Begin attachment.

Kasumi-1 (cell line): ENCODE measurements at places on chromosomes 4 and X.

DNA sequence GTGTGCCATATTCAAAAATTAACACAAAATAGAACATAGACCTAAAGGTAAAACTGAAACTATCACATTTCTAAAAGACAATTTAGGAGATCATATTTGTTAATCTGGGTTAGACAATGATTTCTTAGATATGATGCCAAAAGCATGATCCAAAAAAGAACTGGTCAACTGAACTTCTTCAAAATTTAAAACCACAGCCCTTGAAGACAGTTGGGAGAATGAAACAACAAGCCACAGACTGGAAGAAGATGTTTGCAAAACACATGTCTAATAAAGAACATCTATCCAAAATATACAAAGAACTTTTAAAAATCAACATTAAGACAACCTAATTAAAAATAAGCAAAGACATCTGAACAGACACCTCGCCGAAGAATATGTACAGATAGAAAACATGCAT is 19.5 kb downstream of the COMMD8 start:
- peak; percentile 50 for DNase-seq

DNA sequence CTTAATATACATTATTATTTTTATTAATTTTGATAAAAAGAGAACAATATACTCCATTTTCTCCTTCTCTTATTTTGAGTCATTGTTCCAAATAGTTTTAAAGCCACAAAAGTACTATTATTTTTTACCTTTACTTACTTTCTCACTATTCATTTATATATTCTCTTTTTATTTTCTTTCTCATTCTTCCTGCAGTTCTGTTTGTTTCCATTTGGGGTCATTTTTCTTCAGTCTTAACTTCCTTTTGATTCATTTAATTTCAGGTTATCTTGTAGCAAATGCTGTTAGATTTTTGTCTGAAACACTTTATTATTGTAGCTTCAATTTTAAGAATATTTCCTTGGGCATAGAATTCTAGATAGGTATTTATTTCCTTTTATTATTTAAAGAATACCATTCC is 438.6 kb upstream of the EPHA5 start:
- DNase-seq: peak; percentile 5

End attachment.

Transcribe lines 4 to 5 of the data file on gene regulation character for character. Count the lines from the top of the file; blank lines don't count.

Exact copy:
DNA sequence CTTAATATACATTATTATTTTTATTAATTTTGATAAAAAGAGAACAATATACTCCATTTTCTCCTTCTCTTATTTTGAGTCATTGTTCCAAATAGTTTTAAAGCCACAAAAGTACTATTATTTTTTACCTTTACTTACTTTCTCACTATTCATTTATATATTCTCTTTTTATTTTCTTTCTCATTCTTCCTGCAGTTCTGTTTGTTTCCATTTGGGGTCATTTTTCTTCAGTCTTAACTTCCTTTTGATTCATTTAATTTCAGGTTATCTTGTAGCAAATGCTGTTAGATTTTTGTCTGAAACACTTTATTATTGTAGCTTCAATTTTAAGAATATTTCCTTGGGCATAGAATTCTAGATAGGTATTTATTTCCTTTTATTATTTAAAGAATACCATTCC is 438.6 kb upstream of the EPHA5 start:
- DNase-seq: peak; percentile 5